Thanks again,

    Benjamin

    • Crispin Freeman says:

      Excellent! I’m sure you’ll enjoy working with Melanie. I also look forward to seeing you in one of my online classes in the future!

  4. Nickolas Samaniego says:

    Imrpov has help me alot in my acting choices, before i was not confident. This is very helpful information from you and Melanie, Thank you Crispin

  5. Wes Davis says:

    Nice ending to an excellent interview.

    It was really cool to get this chance hear so many of Melanie’s insights, thanks for making it possible!

    Lots of gems in this episode. Especially liked how Melanie described acting with improv, grabbing a word to express a feeling. Such a great way to describe truly being in the moment. The words being secondary to the emotions propelling them.

    Also, what a relief to hear that someone with her years of experience still deals with getting nervous, and what a fun way to do it! Glad to know I’m not the only one silently judging everyone else behind a smile, ha ha ha.

    Looking forward to whatever you’ve got in store for the next episode.

    • Crispin Freeman says:

      Yeah, isn’t her “technique” for dealing with nerves fantastic? I’m definitely using that one next time I’m feeling in over my head!

      So glad you enjoyed the interview!

  6. Martin Giroux says:

    Very cool interview!!! And I have to say that I agree with just about everything that is said here. If there is one thing that I excel at is improv, I’ve been a “stage ninja” at multiple conventions and it thought me a lot! Basically the job of a stage ninja is to help the participants if they need extras in their sketches and entertain the crowd if there ever is any technical problem witch requires improv skills. Been doing this for 5 years now and I love it!

    And this just in, I booked my first roles on an Fan dubed anime project I applied on voice acting alliance! I got 3 roles and I’m really exited to display what I can do! I intend to start with fan made stuff and work my way up to the professional level… is that a good plan to follow?

    • Crispin Freeman says:

      Wow! Being a stage ninja sounds like being a rodeo clown, gotta keep all those rampaging fans… I mean, bulls occupied! I’m sure that’s a great experience for you!

      Congrats on getting the parts on the VAA fan dub! I know one of my students, Kimlinh Tran, started doing fan projects and is now working on independent video games. She plays Ms. Fortune in the new fighting game Skullgirls. I think any experience you can get working on long form storytelling in voice acting is great!

  7. Coy Dugger says:

    It is fascinating to learn that so much of a character is already a part of us. I’m thankful to have Melanie share her views on how to act naturally and believably. Great series as usual Mr. Freeman.

    • Crispin Freeman says:

      That’s a really great way to put it! A character is not something separate from you, it’s inside you. When you “create” a character, you’re not creating something different from you, you’re revealing that part of you that resonates with that character.

      Glad you’re enjoying the podcast!

  8. Angelican Marcos says:

    Usually i use improv on my projects like i add more of what i say then i actually read from my paper like since i write a little and a little sloppy but improvise more of what i read and what i say when i wrote it on paper so it can be better but these 3 podcast helped me understand a few things on improv i thank you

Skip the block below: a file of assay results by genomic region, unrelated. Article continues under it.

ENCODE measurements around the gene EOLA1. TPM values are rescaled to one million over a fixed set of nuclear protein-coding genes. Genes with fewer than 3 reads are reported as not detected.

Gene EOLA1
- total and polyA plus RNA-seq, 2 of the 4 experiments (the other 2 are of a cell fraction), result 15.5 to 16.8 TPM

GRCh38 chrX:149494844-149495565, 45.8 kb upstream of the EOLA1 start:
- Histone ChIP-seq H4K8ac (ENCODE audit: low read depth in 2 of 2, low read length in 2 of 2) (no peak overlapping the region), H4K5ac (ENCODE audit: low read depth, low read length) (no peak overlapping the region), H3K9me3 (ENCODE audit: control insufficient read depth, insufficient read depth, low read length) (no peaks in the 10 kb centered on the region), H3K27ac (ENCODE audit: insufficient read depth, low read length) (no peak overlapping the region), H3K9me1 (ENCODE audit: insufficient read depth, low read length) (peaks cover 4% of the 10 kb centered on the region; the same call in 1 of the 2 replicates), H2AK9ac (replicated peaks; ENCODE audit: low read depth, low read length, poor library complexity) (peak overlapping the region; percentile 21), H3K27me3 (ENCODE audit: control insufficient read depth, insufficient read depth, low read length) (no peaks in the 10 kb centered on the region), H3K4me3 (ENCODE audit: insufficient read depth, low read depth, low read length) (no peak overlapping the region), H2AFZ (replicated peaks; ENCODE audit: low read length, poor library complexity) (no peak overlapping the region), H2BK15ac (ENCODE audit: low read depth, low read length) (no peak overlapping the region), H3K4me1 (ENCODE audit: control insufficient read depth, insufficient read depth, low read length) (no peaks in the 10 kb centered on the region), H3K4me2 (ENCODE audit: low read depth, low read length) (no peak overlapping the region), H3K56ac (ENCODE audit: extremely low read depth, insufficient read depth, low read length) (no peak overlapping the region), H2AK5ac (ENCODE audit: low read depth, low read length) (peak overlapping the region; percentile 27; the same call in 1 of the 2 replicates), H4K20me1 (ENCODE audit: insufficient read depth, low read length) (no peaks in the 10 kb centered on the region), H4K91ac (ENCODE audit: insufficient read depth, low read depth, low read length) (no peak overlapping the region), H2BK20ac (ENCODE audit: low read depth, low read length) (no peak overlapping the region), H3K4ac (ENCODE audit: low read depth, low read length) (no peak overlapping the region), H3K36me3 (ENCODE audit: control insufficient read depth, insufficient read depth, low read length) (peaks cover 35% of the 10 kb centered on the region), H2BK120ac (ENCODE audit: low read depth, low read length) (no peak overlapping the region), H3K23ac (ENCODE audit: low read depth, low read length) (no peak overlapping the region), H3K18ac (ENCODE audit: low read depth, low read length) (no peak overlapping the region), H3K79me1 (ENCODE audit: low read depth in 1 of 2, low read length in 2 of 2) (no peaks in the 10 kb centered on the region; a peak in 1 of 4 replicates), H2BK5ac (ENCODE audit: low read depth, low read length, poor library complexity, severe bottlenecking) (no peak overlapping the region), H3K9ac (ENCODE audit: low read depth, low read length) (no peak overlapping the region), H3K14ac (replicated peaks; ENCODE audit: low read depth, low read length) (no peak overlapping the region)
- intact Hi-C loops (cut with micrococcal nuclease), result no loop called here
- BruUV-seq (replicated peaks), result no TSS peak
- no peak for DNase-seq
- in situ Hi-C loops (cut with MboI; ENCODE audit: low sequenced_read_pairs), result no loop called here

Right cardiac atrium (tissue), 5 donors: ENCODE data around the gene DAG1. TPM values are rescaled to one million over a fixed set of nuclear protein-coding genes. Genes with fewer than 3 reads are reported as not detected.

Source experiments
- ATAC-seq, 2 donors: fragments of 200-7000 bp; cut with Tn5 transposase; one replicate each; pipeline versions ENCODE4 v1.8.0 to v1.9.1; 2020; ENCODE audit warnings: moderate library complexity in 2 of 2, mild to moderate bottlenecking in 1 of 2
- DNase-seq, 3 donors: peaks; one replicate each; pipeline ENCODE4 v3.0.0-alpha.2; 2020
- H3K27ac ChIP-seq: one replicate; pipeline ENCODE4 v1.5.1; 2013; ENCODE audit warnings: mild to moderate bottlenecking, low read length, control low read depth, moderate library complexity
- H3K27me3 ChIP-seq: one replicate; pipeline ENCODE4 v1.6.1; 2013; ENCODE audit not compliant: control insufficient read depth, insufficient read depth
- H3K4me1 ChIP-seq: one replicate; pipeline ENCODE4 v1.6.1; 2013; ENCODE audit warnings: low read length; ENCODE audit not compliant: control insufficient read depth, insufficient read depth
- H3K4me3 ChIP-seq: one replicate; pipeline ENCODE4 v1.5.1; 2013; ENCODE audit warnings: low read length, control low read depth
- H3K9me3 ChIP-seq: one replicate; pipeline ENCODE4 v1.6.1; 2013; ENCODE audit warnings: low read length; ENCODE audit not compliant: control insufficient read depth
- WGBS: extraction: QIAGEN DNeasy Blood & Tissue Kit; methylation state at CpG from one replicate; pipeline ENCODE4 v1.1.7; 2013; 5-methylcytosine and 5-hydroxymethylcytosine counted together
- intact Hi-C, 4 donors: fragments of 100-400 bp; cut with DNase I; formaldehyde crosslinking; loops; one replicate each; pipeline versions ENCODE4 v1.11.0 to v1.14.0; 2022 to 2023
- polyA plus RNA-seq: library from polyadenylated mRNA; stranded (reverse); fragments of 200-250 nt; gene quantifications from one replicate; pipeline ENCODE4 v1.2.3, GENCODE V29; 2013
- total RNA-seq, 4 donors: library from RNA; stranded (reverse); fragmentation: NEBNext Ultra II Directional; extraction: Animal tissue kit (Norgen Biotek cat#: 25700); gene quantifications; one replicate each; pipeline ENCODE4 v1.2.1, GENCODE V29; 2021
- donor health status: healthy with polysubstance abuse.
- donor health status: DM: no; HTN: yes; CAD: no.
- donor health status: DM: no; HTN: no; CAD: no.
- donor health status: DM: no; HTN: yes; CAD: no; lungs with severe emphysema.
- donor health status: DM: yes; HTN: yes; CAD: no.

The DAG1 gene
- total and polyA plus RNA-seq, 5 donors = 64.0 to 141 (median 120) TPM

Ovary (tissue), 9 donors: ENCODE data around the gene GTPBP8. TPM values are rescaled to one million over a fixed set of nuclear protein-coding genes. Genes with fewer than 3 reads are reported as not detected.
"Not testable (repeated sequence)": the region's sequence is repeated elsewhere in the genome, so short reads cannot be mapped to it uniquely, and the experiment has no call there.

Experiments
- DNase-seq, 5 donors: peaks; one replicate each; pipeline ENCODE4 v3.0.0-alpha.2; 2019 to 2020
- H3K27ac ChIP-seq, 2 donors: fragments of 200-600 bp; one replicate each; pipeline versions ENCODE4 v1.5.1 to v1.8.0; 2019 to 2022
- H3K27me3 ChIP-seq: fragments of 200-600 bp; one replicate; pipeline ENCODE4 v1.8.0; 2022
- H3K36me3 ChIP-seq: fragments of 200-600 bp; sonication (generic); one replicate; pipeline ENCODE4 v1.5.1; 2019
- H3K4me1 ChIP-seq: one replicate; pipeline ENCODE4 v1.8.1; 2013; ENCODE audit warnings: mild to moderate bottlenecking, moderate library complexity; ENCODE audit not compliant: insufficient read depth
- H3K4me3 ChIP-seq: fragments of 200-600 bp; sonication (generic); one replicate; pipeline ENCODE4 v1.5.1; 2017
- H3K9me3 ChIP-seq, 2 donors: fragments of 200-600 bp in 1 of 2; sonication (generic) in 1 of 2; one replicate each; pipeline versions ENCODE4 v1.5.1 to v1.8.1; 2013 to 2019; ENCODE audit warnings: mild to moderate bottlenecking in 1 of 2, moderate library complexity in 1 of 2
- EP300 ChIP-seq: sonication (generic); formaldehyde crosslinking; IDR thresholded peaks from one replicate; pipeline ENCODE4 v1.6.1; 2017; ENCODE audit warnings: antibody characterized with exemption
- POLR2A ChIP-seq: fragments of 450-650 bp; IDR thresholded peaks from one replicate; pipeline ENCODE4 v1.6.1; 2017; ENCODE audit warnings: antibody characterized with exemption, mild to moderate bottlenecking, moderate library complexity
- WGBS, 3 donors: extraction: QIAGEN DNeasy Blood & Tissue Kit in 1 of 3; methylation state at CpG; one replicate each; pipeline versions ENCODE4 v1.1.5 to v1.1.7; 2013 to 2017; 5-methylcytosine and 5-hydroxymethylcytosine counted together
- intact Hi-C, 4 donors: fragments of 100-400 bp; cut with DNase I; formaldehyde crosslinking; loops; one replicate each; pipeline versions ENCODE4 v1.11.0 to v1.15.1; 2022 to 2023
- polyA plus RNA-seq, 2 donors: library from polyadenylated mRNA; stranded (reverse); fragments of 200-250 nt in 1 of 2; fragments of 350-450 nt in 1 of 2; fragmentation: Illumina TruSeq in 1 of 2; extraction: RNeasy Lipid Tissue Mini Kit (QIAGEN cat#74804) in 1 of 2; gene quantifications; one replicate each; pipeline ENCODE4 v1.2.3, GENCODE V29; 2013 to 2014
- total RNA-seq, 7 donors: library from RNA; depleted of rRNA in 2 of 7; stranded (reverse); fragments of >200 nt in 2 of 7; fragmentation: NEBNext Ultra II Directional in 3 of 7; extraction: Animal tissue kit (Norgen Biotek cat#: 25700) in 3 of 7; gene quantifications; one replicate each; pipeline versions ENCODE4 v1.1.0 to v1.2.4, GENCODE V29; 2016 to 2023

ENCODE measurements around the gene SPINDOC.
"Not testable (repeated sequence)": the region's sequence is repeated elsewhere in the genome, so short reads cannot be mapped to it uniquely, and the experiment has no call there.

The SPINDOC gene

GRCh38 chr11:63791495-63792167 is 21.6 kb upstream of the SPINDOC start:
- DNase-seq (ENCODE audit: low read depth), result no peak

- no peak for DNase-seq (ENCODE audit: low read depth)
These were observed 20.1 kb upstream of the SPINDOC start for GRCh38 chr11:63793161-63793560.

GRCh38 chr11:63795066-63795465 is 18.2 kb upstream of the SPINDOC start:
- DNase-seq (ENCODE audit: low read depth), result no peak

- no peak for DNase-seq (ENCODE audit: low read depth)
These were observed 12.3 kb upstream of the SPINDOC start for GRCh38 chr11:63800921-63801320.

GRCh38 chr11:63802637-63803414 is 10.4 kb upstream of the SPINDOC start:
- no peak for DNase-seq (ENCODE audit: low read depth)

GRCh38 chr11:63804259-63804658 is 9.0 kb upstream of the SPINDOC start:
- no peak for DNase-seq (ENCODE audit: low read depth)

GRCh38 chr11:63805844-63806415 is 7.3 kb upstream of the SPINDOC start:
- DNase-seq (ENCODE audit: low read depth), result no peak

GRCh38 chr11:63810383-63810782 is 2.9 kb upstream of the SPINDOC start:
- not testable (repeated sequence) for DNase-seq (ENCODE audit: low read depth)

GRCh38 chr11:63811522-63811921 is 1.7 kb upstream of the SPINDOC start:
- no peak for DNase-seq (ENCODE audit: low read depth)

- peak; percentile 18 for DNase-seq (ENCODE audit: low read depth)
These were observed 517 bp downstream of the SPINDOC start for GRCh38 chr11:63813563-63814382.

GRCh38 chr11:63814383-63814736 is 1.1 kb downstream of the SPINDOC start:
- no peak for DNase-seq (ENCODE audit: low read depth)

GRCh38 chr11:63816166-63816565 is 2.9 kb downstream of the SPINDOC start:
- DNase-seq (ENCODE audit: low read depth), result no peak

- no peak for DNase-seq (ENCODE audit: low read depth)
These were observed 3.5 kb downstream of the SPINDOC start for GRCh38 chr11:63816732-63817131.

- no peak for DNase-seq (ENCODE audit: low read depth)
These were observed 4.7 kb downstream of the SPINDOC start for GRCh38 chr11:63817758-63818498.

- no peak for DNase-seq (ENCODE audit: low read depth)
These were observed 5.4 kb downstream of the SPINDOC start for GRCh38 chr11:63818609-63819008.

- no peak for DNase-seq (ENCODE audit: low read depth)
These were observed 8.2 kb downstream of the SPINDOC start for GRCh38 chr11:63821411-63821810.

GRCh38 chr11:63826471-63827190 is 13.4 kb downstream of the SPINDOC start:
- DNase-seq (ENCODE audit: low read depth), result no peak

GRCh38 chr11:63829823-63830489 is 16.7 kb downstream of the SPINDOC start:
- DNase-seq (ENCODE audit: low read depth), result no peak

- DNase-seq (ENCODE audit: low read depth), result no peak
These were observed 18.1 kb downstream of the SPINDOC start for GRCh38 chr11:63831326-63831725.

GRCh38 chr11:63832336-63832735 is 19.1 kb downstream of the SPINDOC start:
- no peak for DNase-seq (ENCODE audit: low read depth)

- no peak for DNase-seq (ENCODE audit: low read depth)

9. Jack Graham says:

    I have recently found out about you thanks to Hellsing Ultimate and I think you’re a fantastic voice actor. I would like to thank you for these enlightening and incredibly informative podcasts as they have helped to inspire me into seriously considering voice acting as a viable career and not just a wishful dream. Massive thanks and respect from across the pond.

  10. Andy Hopkins says:

    Hey Crispin,
    Andy here again just wanted say thank you for making your podcast 5 essential steps for voice acting beginners it really spoke to me and I’m sure many others. Just wanted to tell you some exciting things that are happening with me. So after one year of doing my video production program at another highschool the principal tells us they made some budget cuts and the program isn’t continuing next year. But I’m now gonna be going to a college for post secondary in digital media technology. I’m also still working with a highschool for a dvd and they still want me to do voice over work. Also I’m gonna try and go into a workshop for The Edge Studios and they say they will assess if I’m marketable for business and if so they go on from there. Just wanted to say hey and give an update on things are going, hope your work is going spectacular, and as always keep on teaching VO.
    Sincerly,
    Andy Hopkins

    • Crispin Freeman says:

      You’re very welcome. I’m glad you liked the 5 essentials! Thanks also for the updates on your voice acting progress. Whenever a door closes, another one opens. Best of luck in all you do!

  11. Andy Hopkins says:

    Greetings once again Crispin to comment about what I told you bought when my video production class being cut and all saying one door closed another door opens, that is exactly what both my family and I both think definetly. God guided my work somewhere hopefully it’s toward what I wanna do. I also wanted to tell you that today I finally did what I at least consider my first official voice over job for a highschool DVD!!! One thing I learned at least is when a VO job is local the director may sometimes be a bit vague with process of recording as leaving me in a room with a mic attached to a camera with the only person giving me feedback being my Mother. I also was given some wisdom because my sister showed me a video of when recently Nancy Cartwright came to her university to talk to the graduating class, it opened my mind to some new things. Just wanted to give you an update with myself and my progress, which will be expanded with a assessment workshop with The Edge Studios in a few weeks. But as always hope you work and life is going fantastic.
    Sincerely,
    Andy Hopkins
    P.S. Wonderful job on Durarara and Young Justice.